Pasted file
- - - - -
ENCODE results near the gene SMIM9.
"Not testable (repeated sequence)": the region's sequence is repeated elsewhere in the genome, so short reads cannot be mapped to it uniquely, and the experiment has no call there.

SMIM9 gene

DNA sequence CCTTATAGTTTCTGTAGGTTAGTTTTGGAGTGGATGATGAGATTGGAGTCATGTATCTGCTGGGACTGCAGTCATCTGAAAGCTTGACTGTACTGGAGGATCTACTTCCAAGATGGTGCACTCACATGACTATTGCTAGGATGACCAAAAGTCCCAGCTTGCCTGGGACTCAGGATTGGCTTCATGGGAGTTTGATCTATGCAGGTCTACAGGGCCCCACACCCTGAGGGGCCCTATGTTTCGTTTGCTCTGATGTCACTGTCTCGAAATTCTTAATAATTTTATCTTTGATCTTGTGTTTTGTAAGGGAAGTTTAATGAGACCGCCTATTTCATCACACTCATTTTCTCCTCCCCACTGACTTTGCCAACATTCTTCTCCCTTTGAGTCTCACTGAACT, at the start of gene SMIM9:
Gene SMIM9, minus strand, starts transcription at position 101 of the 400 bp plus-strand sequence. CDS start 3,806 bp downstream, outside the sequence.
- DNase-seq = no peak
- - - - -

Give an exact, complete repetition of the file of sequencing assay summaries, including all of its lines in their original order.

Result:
ENCODE results near the gene SMIM9.
"Not testable (repeated sequence)": the region's sequence is repeated elsewhere in the genome, so short reads cannot be mapped to it uniquely, and the experiment has no call there.

SMIM9 gene

DNA sequence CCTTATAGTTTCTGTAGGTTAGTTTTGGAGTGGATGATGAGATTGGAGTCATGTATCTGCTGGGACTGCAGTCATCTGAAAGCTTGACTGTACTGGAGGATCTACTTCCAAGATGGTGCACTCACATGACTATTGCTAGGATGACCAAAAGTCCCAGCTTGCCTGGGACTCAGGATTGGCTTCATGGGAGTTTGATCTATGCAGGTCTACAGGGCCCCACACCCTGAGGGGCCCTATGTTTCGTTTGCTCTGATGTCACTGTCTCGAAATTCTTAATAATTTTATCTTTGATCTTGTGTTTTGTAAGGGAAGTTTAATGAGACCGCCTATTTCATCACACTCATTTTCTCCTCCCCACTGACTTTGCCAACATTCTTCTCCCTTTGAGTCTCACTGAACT, at the start of gene SMIM9:
Gene SMIM9, minus strand, starts transcription at position 101 of the 400 bp plus-strand sequence. CDS start 3,806 bp downstream, outside the sequence.
- DNase-seq = no peak